62. Euro Truck Simulator 2
Released 2012 | Last position 61
Andy K: It might not offer the high-speed thrills of Forza, but ETS2 remains one of the best driving games on PC. Not only do its trucks feel great to drive, with weighty, nuanced handling, but its world is absolutely massive. You can drive from the UK to Russia, stopping at Scandinavia, Eastern Europe, and a dozen other countries along the way, which makes it a brilliant road trip simulator. It's also extremely chill, and I always have it installed in case I ever feel the need to hit the motorway and destress.
Phil: American Truck Simulator still slightly edges it out for me, with its focus on sweeping, dusty plains, but whichever flavour you pick, this is a masterful series that understands the simple pleasure of a) driving with purpose, accompanied by nothing but your a radio and your thoughts, and, b) accomplishing a task well, and on time.
Released 2017 | Last position 36
James: In 2020, you could catch a live viewing of Inception inside Fortnite. During a time when theaters are closed all over the world, I could watch a movie in a communal space with other people (and by people I mean a dozen Kylo Rens). Travis Scott put on a psychedelic show that drew 12.3 million viewers and doubled as his official music video. Party Royale arrived with its weekly EDM shows and non-violent pub games. Epic turned the damn game off for a few days for marketing purposes.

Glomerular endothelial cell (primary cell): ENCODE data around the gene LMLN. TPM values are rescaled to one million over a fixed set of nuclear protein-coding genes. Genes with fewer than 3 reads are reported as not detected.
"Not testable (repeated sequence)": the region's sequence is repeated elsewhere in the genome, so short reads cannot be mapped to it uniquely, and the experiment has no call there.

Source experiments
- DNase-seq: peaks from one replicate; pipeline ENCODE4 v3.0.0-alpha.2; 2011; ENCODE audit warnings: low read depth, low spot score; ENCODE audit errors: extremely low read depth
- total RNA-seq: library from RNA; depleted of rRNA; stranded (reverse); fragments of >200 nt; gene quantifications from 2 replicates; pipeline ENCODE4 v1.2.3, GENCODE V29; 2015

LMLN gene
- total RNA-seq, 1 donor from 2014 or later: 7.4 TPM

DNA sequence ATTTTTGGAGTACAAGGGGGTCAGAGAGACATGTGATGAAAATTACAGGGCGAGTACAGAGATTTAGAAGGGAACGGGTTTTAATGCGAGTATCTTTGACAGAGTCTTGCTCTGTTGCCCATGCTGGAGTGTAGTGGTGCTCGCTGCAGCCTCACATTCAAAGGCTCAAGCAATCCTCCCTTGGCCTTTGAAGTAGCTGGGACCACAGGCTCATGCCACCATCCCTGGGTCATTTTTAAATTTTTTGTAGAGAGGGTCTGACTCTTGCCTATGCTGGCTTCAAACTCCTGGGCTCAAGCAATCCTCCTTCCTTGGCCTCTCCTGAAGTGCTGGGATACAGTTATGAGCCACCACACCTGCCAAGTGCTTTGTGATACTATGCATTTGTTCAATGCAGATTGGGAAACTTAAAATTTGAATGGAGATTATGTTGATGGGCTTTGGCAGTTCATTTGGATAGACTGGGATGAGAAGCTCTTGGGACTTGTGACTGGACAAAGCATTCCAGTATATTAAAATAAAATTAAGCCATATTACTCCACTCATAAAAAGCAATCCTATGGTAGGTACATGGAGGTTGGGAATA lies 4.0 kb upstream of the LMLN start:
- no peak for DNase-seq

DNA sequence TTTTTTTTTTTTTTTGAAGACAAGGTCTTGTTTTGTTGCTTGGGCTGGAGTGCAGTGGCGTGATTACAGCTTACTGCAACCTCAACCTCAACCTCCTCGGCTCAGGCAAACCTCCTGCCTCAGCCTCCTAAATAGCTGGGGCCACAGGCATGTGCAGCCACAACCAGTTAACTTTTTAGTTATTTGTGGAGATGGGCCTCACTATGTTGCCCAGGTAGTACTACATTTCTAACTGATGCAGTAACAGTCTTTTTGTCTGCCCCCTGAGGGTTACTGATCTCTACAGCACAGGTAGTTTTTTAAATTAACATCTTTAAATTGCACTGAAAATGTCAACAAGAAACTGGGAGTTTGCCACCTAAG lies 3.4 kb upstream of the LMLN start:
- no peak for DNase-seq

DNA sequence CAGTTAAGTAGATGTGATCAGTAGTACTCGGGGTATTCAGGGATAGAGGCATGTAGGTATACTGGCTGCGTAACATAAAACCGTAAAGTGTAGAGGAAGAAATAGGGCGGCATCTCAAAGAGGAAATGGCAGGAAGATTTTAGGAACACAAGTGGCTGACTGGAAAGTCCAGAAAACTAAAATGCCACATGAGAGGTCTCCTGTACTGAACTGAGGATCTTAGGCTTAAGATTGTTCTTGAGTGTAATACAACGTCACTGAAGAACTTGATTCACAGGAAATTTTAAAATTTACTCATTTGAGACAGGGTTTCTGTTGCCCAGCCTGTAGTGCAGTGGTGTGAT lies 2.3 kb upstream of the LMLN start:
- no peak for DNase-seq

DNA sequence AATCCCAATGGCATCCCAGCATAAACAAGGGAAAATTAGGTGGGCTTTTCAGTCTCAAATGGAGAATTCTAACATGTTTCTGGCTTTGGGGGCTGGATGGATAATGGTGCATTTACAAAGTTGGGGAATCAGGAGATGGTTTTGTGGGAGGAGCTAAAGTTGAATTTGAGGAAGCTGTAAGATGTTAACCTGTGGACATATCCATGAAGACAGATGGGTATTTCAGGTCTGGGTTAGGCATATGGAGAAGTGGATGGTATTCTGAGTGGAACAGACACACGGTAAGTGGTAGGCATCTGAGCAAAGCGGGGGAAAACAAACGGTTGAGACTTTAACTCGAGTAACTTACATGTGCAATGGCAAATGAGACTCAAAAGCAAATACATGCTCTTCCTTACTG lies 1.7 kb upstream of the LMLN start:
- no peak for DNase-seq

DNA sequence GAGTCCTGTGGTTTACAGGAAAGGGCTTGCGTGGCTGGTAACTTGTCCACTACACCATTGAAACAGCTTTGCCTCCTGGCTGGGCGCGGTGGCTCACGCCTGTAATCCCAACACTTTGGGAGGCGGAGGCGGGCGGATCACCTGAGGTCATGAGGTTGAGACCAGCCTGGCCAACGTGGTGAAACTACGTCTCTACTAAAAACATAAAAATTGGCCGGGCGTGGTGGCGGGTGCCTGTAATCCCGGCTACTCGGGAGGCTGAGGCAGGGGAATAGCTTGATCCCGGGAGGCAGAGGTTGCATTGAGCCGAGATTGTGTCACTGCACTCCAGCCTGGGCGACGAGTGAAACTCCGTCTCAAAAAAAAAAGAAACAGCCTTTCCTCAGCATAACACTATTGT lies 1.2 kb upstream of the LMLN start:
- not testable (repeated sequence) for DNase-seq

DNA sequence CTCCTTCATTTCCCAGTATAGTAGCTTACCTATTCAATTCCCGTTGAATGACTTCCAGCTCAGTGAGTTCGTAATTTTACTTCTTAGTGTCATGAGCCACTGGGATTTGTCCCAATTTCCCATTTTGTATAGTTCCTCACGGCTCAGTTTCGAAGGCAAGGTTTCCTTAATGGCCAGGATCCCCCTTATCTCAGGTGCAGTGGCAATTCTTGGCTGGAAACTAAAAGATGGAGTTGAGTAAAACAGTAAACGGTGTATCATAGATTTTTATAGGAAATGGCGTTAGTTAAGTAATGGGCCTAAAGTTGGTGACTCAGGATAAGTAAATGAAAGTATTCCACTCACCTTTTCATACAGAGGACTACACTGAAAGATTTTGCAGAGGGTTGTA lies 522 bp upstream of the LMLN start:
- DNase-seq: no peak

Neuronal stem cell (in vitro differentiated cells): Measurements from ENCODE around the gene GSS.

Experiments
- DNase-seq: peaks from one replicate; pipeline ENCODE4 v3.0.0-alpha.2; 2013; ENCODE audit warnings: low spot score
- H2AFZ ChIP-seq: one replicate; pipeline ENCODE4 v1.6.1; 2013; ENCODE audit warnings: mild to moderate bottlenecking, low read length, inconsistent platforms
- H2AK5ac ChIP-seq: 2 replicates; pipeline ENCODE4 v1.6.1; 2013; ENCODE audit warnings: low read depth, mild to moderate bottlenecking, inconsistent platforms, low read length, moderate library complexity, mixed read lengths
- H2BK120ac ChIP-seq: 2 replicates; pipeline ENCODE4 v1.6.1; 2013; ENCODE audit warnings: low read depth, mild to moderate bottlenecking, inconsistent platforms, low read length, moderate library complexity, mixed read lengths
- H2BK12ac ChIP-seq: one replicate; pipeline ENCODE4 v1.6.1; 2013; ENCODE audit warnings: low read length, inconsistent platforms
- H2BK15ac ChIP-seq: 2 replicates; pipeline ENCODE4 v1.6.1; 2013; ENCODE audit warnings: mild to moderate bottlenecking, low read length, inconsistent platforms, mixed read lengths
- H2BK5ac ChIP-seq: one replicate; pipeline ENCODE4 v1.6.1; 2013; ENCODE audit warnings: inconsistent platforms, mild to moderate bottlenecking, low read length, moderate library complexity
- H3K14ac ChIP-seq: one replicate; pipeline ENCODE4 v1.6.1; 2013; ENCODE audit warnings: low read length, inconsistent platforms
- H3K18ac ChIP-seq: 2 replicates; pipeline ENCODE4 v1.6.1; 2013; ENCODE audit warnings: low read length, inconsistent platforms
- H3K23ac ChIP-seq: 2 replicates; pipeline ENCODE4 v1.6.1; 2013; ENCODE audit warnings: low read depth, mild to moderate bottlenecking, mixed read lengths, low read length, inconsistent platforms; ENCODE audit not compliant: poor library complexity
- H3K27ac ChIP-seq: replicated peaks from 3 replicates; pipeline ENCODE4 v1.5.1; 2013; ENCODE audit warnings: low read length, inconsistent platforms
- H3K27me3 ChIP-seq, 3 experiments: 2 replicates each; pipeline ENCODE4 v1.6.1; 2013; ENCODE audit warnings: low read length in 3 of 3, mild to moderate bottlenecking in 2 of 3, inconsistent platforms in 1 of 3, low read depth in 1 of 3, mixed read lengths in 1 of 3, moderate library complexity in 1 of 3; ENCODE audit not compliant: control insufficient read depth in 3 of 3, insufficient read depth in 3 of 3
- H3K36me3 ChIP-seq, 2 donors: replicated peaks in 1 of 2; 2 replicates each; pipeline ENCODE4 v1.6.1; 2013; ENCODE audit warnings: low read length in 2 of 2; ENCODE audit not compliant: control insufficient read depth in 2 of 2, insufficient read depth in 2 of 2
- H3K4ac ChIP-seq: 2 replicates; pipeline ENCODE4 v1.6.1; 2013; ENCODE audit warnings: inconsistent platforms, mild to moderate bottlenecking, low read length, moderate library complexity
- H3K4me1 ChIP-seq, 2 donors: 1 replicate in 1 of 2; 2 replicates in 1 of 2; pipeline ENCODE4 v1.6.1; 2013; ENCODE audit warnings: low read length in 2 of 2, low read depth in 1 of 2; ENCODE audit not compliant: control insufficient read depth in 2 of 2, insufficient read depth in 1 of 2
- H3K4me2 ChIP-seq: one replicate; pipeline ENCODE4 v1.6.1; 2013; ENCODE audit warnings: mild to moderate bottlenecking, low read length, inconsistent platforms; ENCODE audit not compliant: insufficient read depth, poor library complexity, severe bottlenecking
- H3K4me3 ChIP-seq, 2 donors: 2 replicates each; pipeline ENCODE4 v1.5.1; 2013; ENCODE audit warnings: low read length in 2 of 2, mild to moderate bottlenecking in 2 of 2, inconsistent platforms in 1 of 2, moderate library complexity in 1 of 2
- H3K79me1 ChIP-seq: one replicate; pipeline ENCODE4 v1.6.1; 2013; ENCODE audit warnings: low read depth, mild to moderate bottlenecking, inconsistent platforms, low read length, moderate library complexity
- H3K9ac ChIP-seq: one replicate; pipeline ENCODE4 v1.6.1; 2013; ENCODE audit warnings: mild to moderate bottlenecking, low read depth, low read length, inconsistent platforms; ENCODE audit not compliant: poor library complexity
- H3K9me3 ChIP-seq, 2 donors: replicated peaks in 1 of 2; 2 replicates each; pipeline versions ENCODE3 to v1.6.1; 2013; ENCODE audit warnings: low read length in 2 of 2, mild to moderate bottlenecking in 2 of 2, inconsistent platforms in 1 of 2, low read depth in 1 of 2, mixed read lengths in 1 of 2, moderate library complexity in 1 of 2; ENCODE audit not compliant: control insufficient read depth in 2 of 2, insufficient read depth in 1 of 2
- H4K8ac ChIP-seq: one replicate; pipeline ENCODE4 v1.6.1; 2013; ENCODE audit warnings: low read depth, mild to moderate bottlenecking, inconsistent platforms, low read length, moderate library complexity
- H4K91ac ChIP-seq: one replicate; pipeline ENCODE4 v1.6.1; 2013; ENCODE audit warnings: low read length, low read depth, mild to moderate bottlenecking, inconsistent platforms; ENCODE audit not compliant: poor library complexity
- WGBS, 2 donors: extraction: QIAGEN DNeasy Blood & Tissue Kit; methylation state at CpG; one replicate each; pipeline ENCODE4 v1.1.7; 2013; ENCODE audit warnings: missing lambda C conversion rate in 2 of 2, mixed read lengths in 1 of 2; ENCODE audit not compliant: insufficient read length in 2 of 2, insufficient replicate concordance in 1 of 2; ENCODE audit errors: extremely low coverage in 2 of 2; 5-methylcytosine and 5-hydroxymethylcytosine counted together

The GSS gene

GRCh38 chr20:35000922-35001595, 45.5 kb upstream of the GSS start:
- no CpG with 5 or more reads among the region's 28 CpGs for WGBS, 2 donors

Fortnite is still firmly embedded in modern gaming culture. It'll be around for the next decade, easily, and remain popular throughout. For good reason, too. It's a COVID-19 era concert and movie venue. It's a creative sandbox filled with thousands of unique, user-created platforming challenges, combat arenas, and escape rooms. It's a base-defense game layered with RPG systems and loot drops for endless replayability. And, yeah, it's still an excellent battle royale shooter that's still surprising me with every seasonal refresh. We've already seen NPC-patrolled spy bases that turn certain areas into tiny infiltration and deception arenas and now Epic's flooded half the map, transforming every scrap of land into a highly contested hot spot—nevermind the sharks sailing through the air to ruin campers. Still free, still fantastic.